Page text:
Icelandic is a tremendously beautiful and resilient language. It gives its users plenty of opportunities to be creative by making up new words based in older ones and in fact, we have a committee dedicated to this very cause.
To be fair the Icelandic Language Council does a lot more than just make up new words but when new, foreign technology gets an Icelandic name, they are often the ones who decide on the appropriate one. Take for example the word “television”. Now, they could have just as well thrown an Icelandic accent on that and called it a day but instead, they came up with the gorgeous word “sjónvarp”.
To learn what that means, learn some helpful Icelandic phrases right here.
It’s made up of two words: “sjón” meaning “vision” and “varp” meaning “throw”. So in Icelandic, television is something that throws visions at its users. The committee had less success with words such as “automobile” and “app”. They tried “sjálfrennireið” – meaning “self-sliding-ride” – for the first one but it proved too long, the public would rather just say “automobile” and slowly the word got shortened and adapted to “bíll”. Meanwhile, “app” can’t get much shorter and since the public found a way to conjugate it (app-app-appi-apps) it’s managed to infiltrate the language. Certain English curse words have also made their way into the Icelandic dictionary, with the adapted spelling of course (think: “sjitt”).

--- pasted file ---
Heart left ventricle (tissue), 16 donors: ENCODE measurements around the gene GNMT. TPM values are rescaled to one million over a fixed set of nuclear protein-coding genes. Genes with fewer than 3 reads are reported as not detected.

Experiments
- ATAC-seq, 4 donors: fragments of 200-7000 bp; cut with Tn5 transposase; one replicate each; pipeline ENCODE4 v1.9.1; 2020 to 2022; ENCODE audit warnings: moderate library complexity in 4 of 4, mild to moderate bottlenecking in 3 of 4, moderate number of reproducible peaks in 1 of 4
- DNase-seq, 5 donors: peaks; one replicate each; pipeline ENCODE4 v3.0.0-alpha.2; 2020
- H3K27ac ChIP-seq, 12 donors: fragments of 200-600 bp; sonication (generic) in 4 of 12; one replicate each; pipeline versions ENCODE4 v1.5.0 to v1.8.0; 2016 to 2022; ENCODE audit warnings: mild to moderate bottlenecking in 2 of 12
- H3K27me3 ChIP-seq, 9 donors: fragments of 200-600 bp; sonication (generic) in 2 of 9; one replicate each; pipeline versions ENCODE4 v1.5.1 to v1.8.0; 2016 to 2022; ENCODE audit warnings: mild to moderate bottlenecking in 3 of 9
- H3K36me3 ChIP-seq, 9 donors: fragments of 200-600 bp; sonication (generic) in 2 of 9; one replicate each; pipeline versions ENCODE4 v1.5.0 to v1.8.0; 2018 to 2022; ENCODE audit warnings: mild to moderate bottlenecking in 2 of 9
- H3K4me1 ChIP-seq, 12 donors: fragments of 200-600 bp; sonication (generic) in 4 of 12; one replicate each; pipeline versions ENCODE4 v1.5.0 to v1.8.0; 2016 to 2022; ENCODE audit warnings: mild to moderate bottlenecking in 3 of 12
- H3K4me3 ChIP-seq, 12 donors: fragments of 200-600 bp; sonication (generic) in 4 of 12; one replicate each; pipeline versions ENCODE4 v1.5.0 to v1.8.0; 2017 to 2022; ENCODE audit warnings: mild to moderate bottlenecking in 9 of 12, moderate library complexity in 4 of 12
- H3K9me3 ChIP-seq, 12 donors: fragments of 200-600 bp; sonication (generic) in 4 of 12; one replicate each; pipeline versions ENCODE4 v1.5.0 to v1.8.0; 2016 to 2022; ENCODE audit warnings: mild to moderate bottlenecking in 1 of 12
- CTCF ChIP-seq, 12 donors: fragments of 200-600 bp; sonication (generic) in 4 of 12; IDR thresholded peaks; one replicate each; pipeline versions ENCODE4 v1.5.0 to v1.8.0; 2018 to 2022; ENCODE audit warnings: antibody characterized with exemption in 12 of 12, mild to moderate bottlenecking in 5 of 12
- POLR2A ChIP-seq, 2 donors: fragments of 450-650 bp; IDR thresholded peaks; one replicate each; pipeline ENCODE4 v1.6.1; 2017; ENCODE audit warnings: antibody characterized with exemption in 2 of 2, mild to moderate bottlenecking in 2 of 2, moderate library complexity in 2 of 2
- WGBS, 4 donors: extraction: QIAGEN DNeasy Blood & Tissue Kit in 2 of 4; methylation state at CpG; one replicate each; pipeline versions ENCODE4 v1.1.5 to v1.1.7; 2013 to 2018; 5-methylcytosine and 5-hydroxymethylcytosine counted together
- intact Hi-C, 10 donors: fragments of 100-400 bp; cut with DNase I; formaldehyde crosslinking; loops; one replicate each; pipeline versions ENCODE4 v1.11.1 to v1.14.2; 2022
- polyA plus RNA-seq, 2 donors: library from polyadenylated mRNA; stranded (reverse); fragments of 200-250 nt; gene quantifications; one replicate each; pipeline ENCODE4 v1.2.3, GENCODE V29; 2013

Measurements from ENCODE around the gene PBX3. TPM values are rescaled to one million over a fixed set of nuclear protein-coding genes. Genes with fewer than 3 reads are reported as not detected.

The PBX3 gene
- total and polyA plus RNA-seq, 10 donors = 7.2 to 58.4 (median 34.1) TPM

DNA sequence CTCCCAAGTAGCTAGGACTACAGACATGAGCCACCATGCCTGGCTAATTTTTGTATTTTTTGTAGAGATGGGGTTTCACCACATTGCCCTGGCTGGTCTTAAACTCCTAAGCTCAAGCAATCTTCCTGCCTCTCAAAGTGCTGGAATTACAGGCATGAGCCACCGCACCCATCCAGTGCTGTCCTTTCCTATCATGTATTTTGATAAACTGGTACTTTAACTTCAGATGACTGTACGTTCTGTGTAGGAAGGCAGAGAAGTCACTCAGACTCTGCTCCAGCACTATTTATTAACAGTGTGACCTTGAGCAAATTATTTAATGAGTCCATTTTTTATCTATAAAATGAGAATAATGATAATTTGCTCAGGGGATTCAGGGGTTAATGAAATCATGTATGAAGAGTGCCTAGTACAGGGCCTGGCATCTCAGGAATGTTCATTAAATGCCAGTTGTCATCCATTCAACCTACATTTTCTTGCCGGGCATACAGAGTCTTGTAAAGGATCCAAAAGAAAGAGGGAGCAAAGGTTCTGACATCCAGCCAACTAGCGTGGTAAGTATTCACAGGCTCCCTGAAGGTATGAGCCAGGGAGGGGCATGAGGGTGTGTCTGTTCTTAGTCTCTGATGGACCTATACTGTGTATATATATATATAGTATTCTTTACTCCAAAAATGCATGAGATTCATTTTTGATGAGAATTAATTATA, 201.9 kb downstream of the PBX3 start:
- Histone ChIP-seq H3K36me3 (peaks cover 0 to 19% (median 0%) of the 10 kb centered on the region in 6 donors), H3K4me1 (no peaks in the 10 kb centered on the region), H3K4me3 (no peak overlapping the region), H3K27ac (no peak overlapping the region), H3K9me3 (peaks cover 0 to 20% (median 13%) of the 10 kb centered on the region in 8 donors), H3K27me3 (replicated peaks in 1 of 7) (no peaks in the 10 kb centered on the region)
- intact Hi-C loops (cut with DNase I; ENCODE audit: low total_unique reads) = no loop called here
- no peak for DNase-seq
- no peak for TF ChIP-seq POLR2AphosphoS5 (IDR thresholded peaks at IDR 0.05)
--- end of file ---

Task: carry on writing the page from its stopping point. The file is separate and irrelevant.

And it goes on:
Icelandic is spoken by less than 350.000 people. It has changed remarkably little since the first settlers arrived in the ninth century so modern-day Icelanders can still read the old sagas with relative ease. Iceland wasn’t exactly a prime vacation spot in the olden days you see. We didn’t have much outside influence until the 20th century but in the past decades' internationalization has exposed us to more and more slang. Many have become concerned about the state of the Icelandic language and while this concern is perfectly valid, most hold on to one quintessential Icelandic phrase: